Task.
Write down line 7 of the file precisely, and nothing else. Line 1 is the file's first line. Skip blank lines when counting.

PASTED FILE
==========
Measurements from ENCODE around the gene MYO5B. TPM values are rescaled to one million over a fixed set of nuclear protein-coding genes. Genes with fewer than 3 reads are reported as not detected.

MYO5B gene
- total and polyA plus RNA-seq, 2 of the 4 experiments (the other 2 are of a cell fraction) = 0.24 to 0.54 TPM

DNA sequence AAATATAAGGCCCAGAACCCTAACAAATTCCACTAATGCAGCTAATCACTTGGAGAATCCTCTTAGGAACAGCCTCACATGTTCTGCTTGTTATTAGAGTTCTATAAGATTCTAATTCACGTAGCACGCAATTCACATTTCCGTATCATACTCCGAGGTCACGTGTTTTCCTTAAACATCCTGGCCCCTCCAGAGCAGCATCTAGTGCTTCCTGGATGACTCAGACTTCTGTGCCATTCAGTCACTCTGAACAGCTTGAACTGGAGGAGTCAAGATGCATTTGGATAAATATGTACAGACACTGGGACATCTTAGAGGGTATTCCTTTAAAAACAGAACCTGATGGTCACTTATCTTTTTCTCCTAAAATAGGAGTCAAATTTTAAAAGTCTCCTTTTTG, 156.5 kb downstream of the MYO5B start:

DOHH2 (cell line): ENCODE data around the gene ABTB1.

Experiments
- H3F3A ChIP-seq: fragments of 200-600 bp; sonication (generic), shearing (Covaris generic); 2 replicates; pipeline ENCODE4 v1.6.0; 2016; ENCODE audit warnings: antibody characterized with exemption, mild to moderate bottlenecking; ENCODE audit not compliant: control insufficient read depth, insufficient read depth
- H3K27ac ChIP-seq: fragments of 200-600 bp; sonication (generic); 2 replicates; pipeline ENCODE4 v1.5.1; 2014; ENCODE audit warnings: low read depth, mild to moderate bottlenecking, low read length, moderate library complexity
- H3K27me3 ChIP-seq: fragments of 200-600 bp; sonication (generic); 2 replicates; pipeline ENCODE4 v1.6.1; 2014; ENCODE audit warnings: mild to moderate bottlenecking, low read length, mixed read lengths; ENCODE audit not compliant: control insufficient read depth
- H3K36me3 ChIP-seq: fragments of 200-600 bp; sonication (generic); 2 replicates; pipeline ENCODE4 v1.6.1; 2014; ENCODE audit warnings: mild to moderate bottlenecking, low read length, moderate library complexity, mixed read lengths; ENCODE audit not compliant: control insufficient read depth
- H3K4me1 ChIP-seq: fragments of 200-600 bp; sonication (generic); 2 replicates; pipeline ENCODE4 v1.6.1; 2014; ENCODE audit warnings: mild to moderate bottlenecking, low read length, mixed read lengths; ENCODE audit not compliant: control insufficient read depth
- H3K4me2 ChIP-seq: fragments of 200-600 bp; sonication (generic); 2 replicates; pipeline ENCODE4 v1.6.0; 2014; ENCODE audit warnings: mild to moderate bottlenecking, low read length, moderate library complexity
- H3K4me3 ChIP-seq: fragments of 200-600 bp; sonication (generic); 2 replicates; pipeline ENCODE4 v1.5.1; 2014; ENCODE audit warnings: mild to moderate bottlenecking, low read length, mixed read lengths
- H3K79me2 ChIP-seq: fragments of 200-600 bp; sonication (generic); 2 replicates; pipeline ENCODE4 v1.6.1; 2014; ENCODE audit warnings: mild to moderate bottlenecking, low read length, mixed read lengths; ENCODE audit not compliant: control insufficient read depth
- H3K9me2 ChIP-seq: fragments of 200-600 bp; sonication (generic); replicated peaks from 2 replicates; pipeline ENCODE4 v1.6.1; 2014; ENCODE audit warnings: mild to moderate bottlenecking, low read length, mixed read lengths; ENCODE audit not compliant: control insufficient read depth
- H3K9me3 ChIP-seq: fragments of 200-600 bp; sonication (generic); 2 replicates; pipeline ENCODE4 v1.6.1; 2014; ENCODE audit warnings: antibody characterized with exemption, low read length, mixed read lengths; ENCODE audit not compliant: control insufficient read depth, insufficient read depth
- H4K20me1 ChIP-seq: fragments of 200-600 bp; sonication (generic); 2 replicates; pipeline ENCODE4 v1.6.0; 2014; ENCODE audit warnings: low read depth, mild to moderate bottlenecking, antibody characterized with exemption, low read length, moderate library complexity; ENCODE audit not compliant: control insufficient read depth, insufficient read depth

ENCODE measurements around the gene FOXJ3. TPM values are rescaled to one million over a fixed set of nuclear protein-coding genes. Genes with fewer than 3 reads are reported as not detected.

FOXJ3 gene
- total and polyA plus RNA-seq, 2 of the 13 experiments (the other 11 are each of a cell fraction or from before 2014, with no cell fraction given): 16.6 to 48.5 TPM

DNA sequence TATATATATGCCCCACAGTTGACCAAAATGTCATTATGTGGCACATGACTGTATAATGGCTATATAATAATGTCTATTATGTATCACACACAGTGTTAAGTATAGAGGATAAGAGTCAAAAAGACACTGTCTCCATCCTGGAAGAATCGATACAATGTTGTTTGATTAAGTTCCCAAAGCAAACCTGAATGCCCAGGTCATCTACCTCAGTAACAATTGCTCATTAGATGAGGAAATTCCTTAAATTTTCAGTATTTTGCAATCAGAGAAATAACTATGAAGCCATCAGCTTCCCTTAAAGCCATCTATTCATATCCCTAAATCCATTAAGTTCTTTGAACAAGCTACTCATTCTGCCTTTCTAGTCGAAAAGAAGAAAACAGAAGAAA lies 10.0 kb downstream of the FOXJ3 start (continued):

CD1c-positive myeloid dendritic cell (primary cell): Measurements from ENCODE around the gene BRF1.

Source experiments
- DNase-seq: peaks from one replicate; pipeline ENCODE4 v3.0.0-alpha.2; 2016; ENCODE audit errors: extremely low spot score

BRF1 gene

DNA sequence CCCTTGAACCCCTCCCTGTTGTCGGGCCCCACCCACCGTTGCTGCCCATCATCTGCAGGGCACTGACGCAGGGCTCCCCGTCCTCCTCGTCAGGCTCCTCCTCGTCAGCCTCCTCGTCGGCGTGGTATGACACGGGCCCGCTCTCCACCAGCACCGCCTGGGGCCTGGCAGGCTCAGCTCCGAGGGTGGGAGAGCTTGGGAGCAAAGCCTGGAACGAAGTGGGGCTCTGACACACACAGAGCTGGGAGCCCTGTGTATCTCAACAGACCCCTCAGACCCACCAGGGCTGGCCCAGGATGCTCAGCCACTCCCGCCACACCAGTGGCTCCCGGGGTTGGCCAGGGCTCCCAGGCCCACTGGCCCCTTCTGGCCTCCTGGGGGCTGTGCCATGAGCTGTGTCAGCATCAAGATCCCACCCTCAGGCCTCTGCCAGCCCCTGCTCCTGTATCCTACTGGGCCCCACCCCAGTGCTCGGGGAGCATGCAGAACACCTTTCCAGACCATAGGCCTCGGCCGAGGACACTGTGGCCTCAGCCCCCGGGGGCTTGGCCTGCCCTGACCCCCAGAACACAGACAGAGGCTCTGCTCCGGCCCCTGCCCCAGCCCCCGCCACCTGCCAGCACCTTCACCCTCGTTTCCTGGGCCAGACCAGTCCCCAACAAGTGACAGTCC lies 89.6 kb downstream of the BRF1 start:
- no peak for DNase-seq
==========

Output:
- H3F3A ChIP-seq: fragments of 200-600 bp; sonication (generic), shearing (Covaris generic); 2 replicates; pipeline ENCODE4 v1.6.0; 2016; ENCODE audit warnings: antibody characterized with exemption, mild to moderate bottlenecking; ENCODE audit not compliant: control insufficient read depth, insufficient read depth